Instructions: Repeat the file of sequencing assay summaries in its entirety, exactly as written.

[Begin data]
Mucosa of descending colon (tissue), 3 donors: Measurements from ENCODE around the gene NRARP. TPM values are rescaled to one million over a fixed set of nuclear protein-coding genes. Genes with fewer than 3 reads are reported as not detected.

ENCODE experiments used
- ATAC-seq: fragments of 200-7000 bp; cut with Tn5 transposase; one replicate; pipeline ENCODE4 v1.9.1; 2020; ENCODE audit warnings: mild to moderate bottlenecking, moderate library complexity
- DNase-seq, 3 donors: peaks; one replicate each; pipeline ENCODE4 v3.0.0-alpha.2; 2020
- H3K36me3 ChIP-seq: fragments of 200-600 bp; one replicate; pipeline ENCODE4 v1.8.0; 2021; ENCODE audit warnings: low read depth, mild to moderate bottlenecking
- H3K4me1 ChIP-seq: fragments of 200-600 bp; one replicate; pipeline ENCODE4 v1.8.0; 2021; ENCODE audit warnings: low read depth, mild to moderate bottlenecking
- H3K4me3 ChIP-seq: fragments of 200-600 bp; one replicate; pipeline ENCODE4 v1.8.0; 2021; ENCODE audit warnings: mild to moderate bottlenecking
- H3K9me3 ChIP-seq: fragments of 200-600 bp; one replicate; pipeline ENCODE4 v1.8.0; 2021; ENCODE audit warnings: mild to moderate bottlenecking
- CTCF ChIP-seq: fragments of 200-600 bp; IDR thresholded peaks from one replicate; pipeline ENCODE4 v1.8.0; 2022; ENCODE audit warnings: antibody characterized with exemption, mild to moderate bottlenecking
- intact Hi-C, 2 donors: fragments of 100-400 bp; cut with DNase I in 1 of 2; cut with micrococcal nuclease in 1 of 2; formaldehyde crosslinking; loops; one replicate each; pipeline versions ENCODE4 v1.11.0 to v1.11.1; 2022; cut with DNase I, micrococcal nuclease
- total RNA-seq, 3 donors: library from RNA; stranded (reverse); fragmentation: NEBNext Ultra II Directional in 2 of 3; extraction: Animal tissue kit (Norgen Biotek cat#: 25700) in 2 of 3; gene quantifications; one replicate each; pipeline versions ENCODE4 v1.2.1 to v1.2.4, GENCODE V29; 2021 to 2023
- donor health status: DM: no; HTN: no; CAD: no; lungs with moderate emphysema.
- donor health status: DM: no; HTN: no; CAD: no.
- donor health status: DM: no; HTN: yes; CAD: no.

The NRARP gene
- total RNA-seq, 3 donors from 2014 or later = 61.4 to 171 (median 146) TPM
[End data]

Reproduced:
Mucosa of descending colon (tissue), 3 donors: Measurements from ENCODE around the gene NRARP. TPM values are rescaled to one million over a fixed set of nuclear protein-coding genes. Genes with fewer than 3 reads are reported as not detected.

ENCODE experiments used
- ATAC-seq: fragments of 200-7000 bp; cut with Tn5 transposase; one replicate; pipeline ENCODE4 v1.9.1; 2020; ENCODE audit warnings: mild to moderate bottlenecking, moderate library complexity
- DNase-seq, 3 donors: peaks; one replicate each; pipeline ENCODE4 v3.0.0-alpha.2; 2020
- H3K36me3 ChIP-seq: fragments of 200-600 bp; one replicate; pipeline ENCODE4 v1.8.0; 2021; ENCODE audit warnings: low read depth, mild to moderate bottlenecking
- H3K4me1 ChIP-seq: fragments of 200-600 bp; one replicate; pipeline ENCODE4 v1.8.0; 2021; ENCODE audit warnings: low read depth, mild to moderate bottlenecking
- H3K4me3 ChIP-seq: fragments of 200-600 bp; one replicate; pipeline ENCODE4 v1.8.0; 2021; ENCODE audit warnings: mild to moderate bottlenecking
- H3K9me3 ChIP-seq: fragments of 200-600 bp; one replicate; pipeline ENCODE4 v1.8.0; 2021; ENCODE audit warnings: mild to moderate bottlenecking
- CTCF ChIP-seq: fragments of 200-600 bp; IDR thresholded peaks from one replicate; pipeline ENCODE4 v1.8.0; 2022; ENCODE audit warnings: antibody characterized with exemption, mild to moderate bottlenecking
- intact Hi-C, 2 donors: fragments of 100-400 bp; cut with DNase I in 1 of 2; cut with micrococcal nuclease in 1 of 2; formaldehyde crosslinking; loops; one replicate each; pipeline versions ENCODE4 v1.11.0 to v1.11.1; 2022; cut with DNase I, micrococcal nuclease
- total RNA-seq, 3 donors: library from RNA; stranded (reverse); fragmentation: NEBNext Ultra II Directional in 2 of 3; extraction: Animal tissue kit (Norgen Biotek cat#: 25700) in 2 of 3; gene quantifications; one replicate each; pipeline versions ENCODE4 v1.2.1 to v1.2.4, GENCODE V29; 2021 to 2023
- donor health status: DM: no; HTN: no; CAD: no; lungs with moderate emphysema.
- donor health status: DM: no; HTN: no; CAD: no.
- donor health status: DM: no; HTN: yes; CAD: no.

The NRARP gene
- total RNA-seq, 3 donors from 2014 or later = 61.4 to 171 (median 146) TPM